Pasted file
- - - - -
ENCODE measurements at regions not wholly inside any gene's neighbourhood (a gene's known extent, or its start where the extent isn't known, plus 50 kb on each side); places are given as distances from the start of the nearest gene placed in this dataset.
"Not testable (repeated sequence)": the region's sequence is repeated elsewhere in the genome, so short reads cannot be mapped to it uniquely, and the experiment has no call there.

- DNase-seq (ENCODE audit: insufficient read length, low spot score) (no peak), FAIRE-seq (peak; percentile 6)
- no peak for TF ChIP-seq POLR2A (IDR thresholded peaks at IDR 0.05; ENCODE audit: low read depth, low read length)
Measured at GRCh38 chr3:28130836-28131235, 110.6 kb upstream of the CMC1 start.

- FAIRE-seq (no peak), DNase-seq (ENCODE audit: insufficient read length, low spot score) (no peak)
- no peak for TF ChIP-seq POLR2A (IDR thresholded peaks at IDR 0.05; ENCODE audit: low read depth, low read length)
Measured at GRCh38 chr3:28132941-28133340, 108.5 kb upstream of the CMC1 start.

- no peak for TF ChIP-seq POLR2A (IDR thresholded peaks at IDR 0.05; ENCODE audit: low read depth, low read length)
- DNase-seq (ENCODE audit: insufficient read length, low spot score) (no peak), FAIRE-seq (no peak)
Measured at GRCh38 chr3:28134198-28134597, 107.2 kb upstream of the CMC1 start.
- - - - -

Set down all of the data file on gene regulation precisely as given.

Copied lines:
ENCODE measurements at regions not wholly inside any gene's neighbourhood (a gene's known extent, or its start where the extent isn't known, plus 50 kb on each side); places are given as distances from the start of the nearest gene placed in this dataset.
"Not testable (repeated sequence)": the region's sequence is repeated elsewhere in the genome, so short reads cannot be mapped to it uniquely, and the experiment has no call there.

- DNase-seq (ENCODE audit: insufficient read length, low spot score) (no peak), FAIRE-seq (peak; percentile 6)
- no peak for TF ChIP-seq POLR2A (IDR thresholded peaks at IDR 0.05; ENCODE audit: low read depth, low read length)
Measured at GRCh38 chr3:28130836-28131235, 110.6 kb upstream of the CMC1 start.

- FAIRE-seq (no peak), DNase-seq (ENCODE audit: insufficient read length, low spot score) (no peak)
- no peak for TF ChIP-seq POLR2A (IDR thresholded peaks at IDR 0.05; ENCODE audit: low read depth, low read length)
Measured at GRCh38 chr3:28132941-28133340, 108.5 kb upstream of the CMC1 start.

- no peak for TF ChIP-seq POLR2A (IDR thresholded peaks at IDR 0.05; ENCODE audit: low read depth, low read length)
- DNase-seq (ENCODE audit: insufficient read length, low spot score) (no peak), FAIRE-seq (no peak)
Measured at GRCh38 chr3:28134198-28134597, 107.2 kb upstream of the CMC1 start.